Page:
Animals and Weddings, a horror story

Animals and Weddings, a horror story

Even as you hope the best for your wedding, you know that not everything will be perfect. Maybe the maid of honor’s shoes will give her a blister. Maybe the face on your cake-topper bride will eerily resemble your mother. It’s a fact: you can’t plan for everything. However, there are some obvious, glaring errors you can avoid on your wedding day. Take heart from knowing you’ll fare better than this unfortunate couple:

Lisa and Paul met at the park one sunny spring day. He was playing Frisbee-toss with his frisky young greyhound, Rosie. She was taking Shortie, her newly-acquired pound puppy, for an afternoon stroll. They went to dinner together that night, and were still inseparable two years later. Since it was their dogs who had brought them together, they decided to include the pups in the wedding ceremony.

Unfortunately, Rosie disqualified herself rather early in the planning stages because of a propensity for sniffing rear ends (and not all of them canine). But Shortie, being unable to reach anything inappropriate, was deemed the perfect ring bearer. The bride had always wanted a beach wedding, and the idea of a loving pup bearing their rings struck the couple as charming. Plus, Shortie had suffered a leg injury before coming to Lisa, and now walked with a limp. If worst came to worst and the dog got distracted mid-procession with expensive wedding rings strapped to her back, the couple figured she would be easy to catch.

The day of the wedding came and the weather was gorgeous. Lisa and Paul had invited 50 of their closest friends and family members to St. George Island, one of Florida’s most perfect beaches. The sunset was stunning. The preliminaries intoned and everyone was looking dewy-eyed. It was the moment for Shortie’s cue. Freshly washed, with the rings tied to her new collar by a sparkly silver bow, Shortie started her slow (and dignified) limp down the sandy aisle toward the waiting couple.

The water was sparkling red and orange from the dramatic sunset. The waves were low and rolling. The beach was completely empty and private, devoid of its usual sunburned tourists in thong swimsuits. In short, everything was perfect. Shortie seemed to understand the importance of the occasion. She had come straight from the dog groomer, looking her best. Even her long, floppy tail stood up straight. She seemed to have a beatific smile on her canine face.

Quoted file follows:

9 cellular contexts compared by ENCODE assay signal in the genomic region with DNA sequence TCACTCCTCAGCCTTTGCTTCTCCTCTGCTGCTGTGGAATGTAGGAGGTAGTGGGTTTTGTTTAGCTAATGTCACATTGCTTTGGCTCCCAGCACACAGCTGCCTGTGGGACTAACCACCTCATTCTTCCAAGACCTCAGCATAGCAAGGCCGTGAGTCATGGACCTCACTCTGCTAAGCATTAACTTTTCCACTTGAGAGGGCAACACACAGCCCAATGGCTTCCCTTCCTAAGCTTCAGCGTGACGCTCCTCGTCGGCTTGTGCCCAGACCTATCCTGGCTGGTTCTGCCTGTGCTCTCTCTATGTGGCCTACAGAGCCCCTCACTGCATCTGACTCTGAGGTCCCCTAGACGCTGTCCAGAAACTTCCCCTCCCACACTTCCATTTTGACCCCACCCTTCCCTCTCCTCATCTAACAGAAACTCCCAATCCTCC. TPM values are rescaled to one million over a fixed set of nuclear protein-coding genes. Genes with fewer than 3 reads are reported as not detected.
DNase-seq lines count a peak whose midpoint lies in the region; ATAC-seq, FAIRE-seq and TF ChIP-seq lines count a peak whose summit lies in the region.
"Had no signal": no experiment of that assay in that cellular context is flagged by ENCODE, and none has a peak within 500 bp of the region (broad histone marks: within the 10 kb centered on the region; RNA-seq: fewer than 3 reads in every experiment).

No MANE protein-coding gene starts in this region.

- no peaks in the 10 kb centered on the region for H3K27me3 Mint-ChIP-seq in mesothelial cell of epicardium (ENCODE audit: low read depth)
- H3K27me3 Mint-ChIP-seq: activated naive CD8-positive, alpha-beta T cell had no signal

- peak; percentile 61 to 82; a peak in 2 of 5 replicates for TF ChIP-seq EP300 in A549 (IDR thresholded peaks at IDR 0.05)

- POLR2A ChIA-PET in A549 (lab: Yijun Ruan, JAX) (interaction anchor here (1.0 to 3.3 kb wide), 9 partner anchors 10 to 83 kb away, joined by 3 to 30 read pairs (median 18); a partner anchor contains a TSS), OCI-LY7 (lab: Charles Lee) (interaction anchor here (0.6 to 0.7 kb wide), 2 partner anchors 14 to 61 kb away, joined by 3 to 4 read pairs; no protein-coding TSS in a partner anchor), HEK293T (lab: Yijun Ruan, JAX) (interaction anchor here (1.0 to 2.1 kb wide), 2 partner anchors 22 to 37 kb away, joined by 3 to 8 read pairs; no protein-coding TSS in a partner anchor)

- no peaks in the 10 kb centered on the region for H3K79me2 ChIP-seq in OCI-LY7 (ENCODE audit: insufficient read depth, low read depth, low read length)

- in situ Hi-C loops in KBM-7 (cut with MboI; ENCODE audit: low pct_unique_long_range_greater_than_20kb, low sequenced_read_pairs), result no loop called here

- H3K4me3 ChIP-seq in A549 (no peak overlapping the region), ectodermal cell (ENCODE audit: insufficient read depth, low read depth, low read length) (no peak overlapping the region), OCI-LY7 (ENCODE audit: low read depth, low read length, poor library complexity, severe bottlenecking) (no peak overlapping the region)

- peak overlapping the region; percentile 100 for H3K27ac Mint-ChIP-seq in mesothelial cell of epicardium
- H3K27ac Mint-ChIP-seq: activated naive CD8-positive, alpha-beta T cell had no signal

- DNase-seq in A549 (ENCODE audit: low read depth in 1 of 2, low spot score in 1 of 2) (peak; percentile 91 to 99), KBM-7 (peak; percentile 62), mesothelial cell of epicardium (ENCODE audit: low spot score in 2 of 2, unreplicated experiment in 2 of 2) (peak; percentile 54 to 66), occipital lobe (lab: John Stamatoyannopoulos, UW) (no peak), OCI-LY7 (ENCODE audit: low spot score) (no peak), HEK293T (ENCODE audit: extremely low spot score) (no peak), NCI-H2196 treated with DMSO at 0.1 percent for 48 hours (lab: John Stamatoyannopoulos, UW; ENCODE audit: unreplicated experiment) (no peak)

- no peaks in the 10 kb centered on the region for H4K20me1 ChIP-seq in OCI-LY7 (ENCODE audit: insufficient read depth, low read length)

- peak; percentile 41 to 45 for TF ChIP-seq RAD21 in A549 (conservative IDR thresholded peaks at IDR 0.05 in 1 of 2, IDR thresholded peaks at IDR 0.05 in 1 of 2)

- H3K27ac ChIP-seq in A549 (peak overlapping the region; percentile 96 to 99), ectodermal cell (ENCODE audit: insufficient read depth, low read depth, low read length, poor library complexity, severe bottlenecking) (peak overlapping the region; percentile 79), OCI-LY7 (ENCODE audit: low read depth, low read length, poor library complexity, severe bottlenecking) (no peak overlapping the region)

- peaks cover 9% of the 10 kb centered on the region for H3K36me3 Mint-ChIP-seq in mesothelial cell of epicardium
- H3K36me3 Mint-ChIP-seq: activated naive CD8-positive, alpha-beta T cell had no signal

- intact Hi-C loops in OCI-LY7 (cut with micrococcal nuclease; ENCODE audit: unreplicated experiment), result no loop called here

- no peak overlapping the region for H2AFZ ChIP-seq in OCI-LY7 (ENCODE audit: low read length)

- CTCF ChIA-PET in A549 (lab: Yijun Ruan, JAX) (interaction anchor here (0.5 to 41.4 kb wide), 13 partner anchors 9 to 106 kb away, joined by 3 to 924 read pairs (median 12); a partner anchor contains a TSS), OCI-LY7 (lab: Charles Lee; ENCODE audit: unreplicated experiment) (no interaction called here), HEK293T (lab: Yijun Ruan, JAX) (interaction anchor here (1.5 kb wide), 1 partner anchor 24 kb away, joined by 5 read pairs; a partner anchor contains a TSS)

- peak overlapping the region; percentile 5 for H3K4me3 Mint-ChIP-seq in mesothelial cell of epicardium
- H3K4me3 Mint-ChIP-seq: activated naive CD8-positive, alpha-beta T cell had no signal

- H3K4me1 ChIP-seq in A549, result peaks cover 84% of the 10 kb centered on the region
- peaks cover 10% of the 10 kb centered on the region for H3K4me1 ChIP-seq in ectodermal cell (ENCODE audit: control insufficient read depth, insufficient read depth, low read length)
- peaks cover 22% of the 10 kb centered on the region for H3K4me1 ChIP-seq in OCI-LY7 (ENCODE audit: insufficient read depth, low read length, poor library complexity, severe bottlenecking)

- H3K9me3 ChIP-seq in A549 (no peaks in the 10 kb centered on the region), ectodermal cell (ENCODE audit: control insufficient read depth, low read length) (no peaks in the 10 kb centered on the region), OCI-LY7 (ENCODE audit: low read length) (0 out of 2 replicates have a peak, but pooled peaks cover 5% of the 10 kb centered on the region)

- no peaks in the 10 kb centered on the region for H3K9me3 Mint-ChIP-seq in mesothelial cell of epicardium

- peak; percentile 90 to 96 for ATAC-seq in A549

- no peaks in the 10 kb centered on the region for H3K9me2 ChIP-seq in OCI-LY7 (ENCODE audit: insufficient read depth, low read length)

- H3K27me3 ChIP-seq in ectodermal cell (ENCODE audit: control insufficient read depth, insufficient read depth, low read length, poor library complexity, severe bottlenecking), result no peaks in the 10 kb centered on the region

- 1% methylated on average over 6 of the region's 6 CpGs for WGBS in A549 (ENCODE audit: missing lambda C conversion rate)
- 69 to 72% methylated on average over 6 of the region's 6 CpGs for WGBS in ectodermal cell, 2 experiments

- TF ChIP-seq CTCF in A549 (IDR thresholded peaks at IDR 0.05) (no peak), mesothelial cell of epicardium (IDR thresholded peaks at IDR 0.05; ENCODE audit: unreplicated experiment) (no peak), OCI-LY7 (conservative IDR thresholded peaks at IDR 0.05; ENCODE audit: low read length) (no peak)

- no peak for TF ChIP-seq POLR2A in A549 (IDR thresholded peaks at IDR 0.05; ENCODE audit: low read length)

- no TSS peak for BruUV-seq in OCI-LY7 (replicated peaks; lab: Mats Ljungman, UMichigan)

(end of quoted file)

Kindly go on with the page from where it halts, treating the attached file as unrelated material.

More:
The almost-newlyweds trusted Shortie to come directly to the groom. Even though the dog usually preferred her owner Lisa, Paul had gotten clever and arranged a little bit of insurance. Like many dogs, Shortie was extremely motivated by food. The groom had hidden a tiny plastic baggie of tuna in his front pants pocket. He opened it at the top to let the aroma drift to Shortie’s willing nose. They’d practiced again and again, and Shortie knew she had to bring the rings to the groom if she wanted to reach her tuna treat.

Everything was going perfectly. Charmed “Oohs” and “Awws” arose from both sides of the aisle as Shortie made her stately way to the front of the wedding. And then, something terrible happened.

A gigantic seagull suddenly splashed into the surf about 20 yards from the wedding party. Shortie, despite her slow reputation, mustered a burst of amazing energy and sped after the seagull. No one had ever seen her cover so much ground so quickly. Seeing the rings bouncing and the ribbon loosening as the dog neared the ocean, the bride shrieked and ran into the surf after them. The waves immediately soaked her dress, turning the lower half as translucent as a wet T-shirt, while the guests looked on in horror.

Of course, Shortie never had a shot at the bird. Seagulls, being faster than even supercharged pound pups, easily flew off, leaving Shortie at the shoreline. Unfortunately, Shortie’s excitement didn’t end there. There happened to be a dead crab rolling around in the surf, reeking even more than the baggie of tuna. Overjoyed at this new treat, Shortie promptly forgot her ring-bearing responsibilities and dropped down to roll on the dead crustacean. The sopping bride stood there, too disgusted to intervene, until the groom ran in, grabbed the dog, and pulled her away from the mess.

At this point, the (un)happy couple still hadn’t completed their vows. They trudged back to the ceremony, where half of the guests were stricken silent and the other half couldn’t stop laughing. Not only did the rings smell like a dead sea creature at this point, but in the midst of the struggle, the groom had completely forgotten the baggie of tuna in his pocket. There was now a huge, stinking oil stain spreading across the front of his linen pants.

The photographer, bless her heart, kept snapping away.

Lisa and Paul finished their ceremony and hastily drove away to change clothing and shower before the reception. To their credit, they tried to keep a positive attitude. Later, once the humiliation had faded, they proclaimed their wedding photo album the “most exciting” of all their friends’ (although they still requested that their faces not be shown with this article).

There are a few lessons to be learned here (not the least of which being don’t hide tuna in your pants). Take precautions when including animals in your wedding ceremony. Assign one official “animal wrangler” to watch the animal at all times. But, most importantly, keep your sense of humor ready at a moment’s notice. You never know when you’ll need it.